World Values Survey (http://www.worldvaluessurvey.org)
World Values Survey (WVS) is a global research project that explores people’s values and beliefs, their stability or change over time and their impact on social and political development of the societies in different countries of the world. WVS shows pervasive changes in what people want out of life and what they believe. In order to monitor these changes, the EVS/WVS has executed six waves of surveys from 1981 to 2014. Representative national samples of each society are interviewed, using a standardized questionnaire that measures support for democracy, tolerance to foreigners and ethnic minorities, support for gender equality, the role of religion and changing levels of religiosity, the impact of globalization, attitudes toward the environment, work, family, politics, national identity, culture, diversity, insecurity, subjective well-being, and etc. The findings are valuable for policy makers seeking to build civil society and democratic institutions in developing countries. The WVS data is also frequently used by governments around the world, scholars, students, journalists and international organizations and institutions such as the World Bank and the United Nations.
Comparative National Elections Project (www.cnep.ics.ul.pt)
The Comparative National Elections Project (CNEP) is a multi-year, multi-county examination of how citizens in democracies around the world receive information about policies, parties, candidates, and politics during the course of election campaigns. The project began in 1990 with a series of surveys in Germany, Britain, the United States and Japan. It was expanded in 1993 to include eight more countries in South America, Southern Europe, Eastern Europe and East Asia, and to include questions about support for democracy in newly emerging or re-established democratic regimes. CNEP has recently expanded again to encompass 35 national election surveys in 21 countries including two in Africa as well as China. The surveys have also been expanded to include questions about the quality of democracy and corruption in the electoral process, the nature of identity in multi-cultural societies, and values that affect democracy or give rise to conflict. CNEP is now the third-largest international project of its kind.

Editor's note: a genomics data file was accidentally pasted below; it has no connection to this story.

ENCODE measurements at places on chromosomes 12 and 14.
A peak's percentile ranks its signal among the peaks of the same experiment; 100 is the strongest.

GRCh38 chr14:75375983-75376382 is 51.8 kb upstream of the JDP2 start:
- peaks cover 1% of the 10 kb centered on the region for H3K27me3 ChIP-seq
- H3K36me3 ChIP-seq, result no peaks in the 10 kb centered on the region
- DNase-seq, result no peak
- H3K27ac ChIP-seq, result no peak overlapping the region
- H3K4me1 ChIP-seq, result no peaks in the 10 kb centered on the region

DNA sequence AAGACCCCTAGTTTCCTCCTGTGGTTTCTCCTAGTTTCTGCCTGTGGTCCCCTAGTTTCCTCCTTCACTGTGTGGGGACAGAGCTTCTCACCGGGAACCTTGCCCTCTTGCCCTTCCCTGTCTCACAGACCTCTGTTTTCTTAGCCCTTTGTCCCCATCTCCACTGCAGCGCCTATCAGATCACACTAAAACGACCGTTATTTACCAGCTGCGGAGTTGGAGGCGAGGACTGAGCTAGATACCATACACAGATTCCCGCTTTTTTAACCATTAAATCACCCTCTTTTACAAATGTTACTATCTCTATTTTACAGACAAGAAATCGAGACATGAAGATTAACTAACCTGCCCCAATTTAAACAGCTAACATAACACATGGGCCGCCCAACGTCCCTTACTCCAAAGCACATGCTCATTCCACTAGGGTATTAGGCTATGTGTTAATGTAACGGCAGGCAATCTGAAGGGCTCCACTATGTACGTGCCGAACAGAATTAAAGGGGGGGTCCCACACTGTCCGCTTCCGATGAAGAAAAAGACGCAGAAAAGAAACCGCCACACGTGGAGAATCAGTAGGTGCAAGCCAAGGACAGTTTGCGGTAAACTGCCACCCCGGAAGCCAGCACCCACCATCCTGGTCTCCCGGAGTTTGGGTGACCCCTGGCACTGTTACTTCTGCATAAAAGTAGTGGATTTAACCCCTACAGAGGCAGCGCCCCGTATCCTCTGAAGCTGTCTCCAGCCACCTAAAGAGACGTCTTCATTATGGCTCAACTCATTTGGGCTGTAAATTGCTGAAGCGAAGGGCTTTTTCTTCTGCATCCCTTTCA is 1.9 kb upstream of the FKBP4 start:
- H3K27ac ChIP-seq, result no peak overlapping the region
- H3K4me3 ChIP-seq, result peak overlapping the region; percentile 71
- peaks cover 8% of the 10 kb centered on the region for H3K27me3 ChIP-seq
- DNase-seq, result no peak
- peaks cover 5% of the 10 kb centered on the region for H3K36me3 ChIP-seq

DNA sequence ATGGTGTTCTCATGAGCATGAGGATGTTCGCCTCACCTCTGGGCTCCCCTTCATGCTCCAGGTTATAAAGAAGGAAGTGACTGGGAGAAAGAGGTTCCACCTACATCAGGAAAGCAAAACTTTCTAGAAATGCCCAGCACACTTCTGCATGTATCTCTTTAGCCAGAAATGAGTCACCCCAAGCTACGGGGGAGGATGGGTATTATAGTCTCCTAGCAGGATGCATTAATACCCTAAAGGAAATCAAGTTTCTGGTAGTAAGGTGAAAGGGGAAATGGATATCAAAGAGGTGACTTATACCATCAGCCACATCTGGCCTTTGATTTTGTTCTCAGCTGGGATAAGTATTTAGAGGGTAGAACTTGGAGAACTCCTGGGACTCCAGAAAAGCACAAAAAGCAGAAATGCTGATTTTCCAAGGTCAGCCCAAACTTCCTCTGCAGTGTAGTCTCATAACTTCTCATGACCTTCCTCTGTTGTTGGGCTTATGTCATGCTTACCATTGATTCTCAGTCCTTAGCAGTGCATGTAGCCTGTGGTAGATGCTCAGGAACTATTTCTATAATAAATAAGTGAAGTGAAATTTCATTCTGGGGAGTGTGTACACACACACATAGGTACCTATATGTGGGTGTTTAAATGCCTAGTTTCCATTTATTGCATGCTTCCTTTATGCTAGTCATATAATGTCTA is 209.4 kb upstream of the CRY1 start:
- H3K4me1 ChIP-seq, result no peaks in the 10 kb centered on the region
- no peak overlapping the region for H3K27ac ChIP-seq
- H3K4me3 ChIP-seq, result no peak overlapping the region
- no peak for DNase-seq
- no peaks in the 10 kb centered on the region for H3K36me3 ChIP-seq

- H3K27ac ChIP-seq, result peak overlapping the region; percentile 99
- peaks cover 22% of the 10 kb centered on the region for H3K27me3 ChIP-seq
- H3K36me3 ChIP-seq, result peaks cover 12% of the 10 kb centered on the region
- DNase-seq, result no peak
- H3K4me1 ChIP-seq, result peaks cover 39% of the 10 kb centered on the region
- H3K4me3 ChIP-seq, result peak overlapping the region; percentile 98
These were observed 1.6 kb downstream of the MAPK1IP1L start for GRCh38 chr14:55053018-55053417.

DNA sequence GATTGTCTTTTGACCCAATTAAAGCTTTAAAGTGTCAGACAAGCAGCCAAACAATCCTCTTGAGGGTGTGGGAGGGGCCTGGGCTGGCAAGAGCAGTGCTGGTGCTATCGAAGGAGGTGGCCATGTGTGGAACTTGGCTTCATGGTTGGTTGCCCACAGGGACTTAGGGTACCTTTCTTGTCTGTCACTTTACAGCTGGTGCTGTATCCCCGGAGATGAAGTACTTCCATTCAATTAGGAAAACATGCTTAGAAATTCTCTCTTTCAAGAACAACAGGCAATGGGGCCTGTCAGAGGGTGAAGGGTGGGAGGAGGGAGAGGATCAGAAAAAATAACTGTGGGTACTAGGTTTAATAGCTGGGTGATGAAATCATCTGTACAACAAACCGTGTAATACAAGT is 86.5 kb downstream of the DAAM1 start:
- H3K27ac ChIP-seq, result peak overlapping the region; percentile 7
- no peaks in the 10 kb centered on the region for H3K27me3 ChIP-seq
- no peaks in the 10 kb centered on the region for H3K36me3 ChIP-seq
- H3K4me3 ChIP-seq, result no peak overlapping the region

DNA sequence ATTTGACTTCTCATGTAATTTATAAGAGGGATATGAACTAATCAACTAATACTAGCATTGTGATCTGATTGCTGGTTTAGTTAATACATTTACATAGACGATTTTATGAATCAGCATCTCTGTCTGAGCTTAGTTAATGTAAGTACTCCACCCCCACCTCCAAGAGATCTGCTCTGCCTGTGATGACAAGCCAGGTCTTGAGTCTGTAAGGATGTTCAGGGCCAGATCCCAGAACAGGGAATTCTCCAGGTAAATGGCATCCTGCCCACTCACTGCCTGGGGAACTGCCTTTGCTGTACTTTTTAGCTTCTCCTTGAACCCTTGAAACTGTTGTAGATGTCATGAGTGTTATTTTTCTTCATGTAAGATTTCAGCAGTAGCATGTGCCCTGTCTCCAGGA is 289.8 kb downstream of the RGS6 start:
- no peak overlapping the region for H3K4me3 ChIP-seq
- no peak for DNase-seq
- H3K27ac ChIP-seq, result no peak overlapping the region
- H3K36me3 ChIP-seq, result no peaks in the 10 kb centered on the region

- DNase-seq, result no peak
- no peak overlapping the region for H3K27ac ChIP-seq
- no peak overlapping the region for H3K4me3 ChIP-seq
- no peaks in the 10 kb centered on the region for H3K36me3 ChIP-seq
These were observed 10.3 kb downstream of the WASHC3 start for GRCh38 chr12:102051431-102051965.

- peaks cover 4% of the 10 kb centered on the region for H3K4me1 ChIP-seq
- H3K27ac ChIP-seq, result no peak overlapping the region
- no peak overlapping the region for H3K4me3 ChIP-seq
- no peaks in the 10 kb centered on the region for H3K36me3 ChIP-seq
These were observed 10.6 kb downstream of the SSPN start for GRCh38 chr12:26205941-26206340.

Global Barometer Survey (http://www.globalbarometer.net/)
The Globalbarometer Surveys (GBS) is the first comprehensive effort to measure, at a mass level, the current social, political, and economic atmosphere around the world. It provides an independent, non-partisan, multidisciplinary view of public opinion on a range of policy-relevant issues. The Globalbarometer represents an indigenous initiative to develop a global intellectual community of democracy studies surveying ordinary citizens. The project’s agenda is built on the premises that public attitudes and orientations toward democracy are crucial to the process of political legitimacy and that political culture operates autonomously as a key factor mediating the impact of socio-economic modernization on the evolution of the political regime, particularly in democracies. Originally inspired by the Eurobarometer, which was funded in the 1970s to track mass attitudes in what was then the European Community; new regional barometers have further developed innovative approaches that have been adapted to world regions undergoing rapid political and economic change. As more regions join the Globalbarometer network, a standard approach is being established to ensure that the data is comparable and reliable. The Globalbarometer Surveys now cover 3 continents, more than 48% of the world’s population, and it is still expanding. Besides Africa, East and South Asia, Central and South America, and the Middle East, the Caribbean region is the possible region that will join the network once surveys get off the ground in the area.
Published on Wednesday, October 8 2014 by Kseniya Kizilova